History is preserved in pictures at St. Francis, Kansas

Story by Kristen Cart

Farmers line up their grain trucks at St. Francis, Kan.

Farmers line up their grain trucks at St. Francis, Kan.

One of the most pleasant surprises at the St. Francis Mercantile Equity Exchange was their historical record preserved in pictures. In its hundred-year history, the exchange has maintained a continuous presence on the site of the present elevator, and has seen many changes in technology. Fortunately, photos exist that document the old way of doing things, and  Shirley Zweygardt, the site grain manager, was kind enough to provide copies.

In this photo dated 1951, an old wooden elevator stands immediately behind the concrete house. It was demolished to make room for the second bank of concrete bins, built in 2000.

In this photo dated 1951, an old wooden elevator stands immediately behind the concrete house. It was demolished to make room for the second bank of concrete bins, built in 2000.

It is always a fantastic find when you locate a pictorial history of an elevator.

A picture album, filled with historical treasures, which Shirley Zweygardt was pleased to share

A picture album, filled with historical treasures, which Shirley Zweygardt was pleased to share

I had already acquired a 1947 dated postcard depicting the elevator, so we knew its age. These additional photos, dated on the reverse “1951,” show its stately beauty. They depict two additional wooden elevators, which have long since disappeared. The vintage automobile in the foreground of the first image substantiates the date of the caption. Without the car, this photo would appear timeless, even though it was taken shortly before the addition of the first annex built by Chalmers and Borton.

Another view, dated 1951

Another view, dated 1951

It was quite a lovely thing; by 1951, the largest known elevator built by J. H. Tillotson, Contractor, was celebrating its fifth year, and was still white and stark against the sky. The elevator at McCook, Neb., was only two years old when this photo was taken, and my grandfather, builder William Osborn, had gone on to other projects with the Mayer-Osborn Construction Company.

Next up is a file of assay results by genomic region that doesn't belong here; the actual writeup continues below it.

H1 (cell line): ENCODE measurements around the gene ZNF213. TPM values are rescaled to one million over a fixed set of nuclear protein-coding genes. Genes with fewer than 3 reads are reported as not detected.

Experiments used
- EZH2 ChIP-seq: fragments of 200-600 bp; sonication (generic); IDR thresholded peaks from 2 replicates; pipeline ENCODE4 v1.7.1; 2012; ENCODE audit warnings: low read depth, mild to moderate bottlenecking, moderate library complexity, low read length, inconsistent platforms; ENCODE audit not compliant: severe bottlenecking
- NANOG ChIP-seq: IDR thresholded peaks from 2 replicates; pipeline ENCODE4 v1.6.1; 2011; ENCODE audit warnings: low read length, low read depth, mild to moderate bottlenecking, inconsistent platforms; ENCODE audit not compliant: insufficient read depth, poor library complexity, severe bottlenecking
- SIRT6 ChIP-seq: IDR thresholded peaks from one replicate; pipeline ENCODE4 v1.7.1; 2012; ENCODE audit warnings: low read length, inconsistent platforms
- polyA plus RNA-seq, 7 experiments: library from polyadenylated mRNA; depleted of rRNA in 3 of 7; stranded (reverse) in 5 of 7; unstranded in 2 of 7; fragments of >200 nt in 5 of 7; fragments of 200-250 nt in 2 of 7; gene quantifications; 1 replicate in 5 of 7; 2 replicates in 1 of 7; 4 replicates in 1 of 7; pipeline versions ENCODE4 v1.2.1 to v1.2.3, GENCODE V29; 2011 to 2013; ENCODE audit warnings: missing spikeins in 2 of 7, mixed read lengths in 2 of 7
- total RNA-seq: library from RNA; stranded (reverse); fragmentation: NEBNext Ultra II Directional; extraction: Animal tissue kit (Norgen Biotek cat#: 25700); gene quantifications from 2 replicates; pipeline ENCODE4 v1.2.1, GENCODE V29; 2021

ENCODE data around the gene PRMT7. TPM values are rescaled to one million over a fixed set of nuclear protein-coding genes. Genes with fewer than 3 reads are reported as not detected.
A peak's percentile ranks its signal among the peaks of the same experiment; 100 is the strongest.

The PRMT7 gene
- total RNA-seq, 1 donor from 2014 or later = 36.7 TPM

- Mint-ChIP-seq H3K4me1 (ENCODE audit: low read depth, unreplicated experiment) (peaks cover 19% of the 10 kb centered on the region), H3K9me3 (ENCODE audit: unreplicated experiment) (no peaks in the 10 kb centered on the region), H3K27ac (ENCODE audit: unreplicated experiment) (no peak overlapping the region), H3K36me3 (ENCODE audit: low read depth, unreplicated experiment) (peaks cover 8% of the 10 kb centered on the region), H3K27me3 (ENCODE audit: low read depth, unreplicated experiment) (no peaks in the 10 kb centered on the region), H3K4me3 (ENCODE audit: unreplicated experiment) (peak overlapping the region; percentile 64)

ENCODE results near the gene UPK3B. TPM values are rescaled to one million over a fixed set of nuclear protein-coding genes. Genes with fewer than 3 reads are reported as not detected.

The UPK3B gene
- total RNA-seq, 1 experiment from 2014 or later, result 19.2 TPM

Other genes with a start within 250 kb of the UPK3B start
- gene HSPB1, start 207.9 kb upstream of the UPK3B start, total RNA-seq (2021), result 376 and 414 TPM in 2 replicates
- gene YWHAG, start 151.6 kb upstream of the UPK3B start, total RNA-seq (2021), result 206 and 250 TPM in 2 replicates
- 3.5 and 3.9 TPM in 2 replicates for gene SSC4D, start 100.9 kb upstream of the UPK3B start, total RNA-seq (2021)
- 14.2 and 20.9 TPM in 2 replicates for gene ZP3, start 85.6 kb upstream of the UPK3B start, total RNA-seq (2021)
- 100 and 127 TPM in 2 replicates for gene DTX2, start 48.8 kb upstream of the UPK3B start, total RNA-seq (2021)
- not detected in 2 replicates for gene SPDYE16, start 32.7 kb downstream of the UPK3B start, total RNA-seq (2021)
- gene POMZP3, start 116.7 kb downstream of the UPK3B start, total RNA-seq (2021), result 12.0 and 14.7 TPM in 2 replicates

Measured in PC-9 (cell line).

Shirley Zweygardt told me an elderly resident of the town had preserved these photos in an album, which she brought to the elevator office, where they became part of the records of the equity exchange. The prints, reproduced here, were duplicate copies, now part of my growing library of historical images.

The visit to St. Francis was a happy one, capping an October 2012 elevator tour. This elevator marked the pinnacle of J. H. Tillotson’s construction career. Impressive still, it is a fitting monument to the skill, ambition, and industry of its builders.

Advertisements

5 comments on “History is preserved in pictures at St. Francis, Kansas

  1. Mustang.Koji says:

    In the first photo, the truck in the forefront appears to be a 1941 Chevy AK-series truck… Love the vintage photos!

  2. kocart says:

    Thanks for the truck identification. Funny thing is, you still see ancient trucks occasionally operating around elevators. I guess you don’t spend money if you don’t have to, and if the old farm truck still runs, that is just fine.

  3. […] History is preserved in pictures at St. Francis, Kansas (ourgrandfathersgrainelevators.com) […]

  4. […] History is preserved in pictures at St. Francis, Kansas (ourgrandfathersgrainelevators.com) […]

  5. […] by J. H. Tillotson, Contractor, sported a rectilinear headhouse. Though it was replaced much later, early pictures show that the St. Francis headhouse was built in that […]

Leave a Reply

Fill in your details below or click an icon to log in:

WordPress.com Logo

You are commenting using your WordPress.com account. Log Out / Change )

Twitter picture

You are commenting using your Twitter account. Log Out / Change )

Facebook photo

You are commenting using your Facebook account. Log Out / Change )

Google+ photo

You are commenting using your Google+ account. Log Out / Change )

Connecting to %s